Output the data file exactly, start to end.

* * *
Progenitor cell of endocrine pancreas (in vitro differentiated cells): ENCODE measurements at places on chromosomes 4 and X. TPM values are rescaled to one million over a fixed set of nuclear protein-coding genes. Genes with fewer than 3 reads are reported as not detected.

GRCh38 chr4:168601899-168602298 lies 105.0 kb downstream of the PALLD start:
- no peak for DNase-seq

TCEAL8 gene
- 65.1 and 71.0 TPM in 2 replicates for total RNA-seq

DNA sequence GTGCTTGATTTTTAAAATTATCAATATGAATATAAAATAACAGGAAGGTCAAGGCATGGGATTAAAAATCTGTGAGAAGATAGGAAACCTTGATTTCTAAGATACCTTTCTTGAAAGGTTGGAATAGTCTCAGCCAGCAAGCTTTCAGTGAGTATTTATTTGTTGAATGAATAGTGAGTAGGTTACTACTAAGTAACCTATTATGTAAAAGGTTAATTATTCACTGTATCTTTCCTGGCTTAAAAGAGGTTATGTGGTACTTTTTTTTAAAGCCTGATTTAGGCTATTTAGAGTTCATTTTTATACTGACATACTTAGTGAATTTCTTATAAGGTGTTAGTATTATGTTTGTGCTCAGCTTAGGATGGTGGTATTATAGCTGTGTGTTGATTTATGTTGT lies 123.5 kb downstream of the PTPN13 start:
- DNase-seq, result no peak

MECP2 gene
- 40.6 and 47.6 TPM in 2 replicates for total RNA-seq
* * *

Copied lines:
Progenitor cell of endocrine pancreas (in vitro differentiated cells): ENCODE measurements at places on chromosomes 4 and X. TPM values are rescaled to one million over a fixed set of nuclear protein-coding genes. Genes with fewer than 3 reads are reported as not detected.

GRCh38 chr4:168601899-168602298 lies 105.0 kb downstream of the PALLD start:
- no peak for DNase-seq

TCEAL8 gene
- 65.1 and 71.0 TPM in 2 replicates for total RNA-seq

DNA sequence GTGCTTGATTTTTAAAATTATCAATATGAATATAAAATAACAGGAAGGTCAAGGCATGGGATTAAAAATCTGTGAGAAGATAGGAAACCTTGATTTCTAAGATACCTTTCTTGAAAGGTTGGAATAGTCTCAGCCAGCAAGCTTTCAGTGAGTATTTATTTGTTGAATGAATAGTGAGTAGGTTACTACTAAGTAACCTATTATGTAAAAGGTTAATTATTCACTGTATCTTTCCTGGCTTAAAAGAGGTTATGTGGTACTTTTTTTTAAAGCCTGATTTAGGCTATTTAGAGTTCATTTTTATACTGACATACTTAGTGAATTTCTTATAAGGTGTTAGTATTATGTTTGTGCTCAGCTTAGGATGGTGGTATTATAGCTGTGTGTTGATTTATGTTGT lies 123.5 kb downstream of the PTPN13 start:
- DNase-seq, result no peak

MECP2 gene
- 40.6 and 47.6 TPM in 2 replicates for total RNA-seq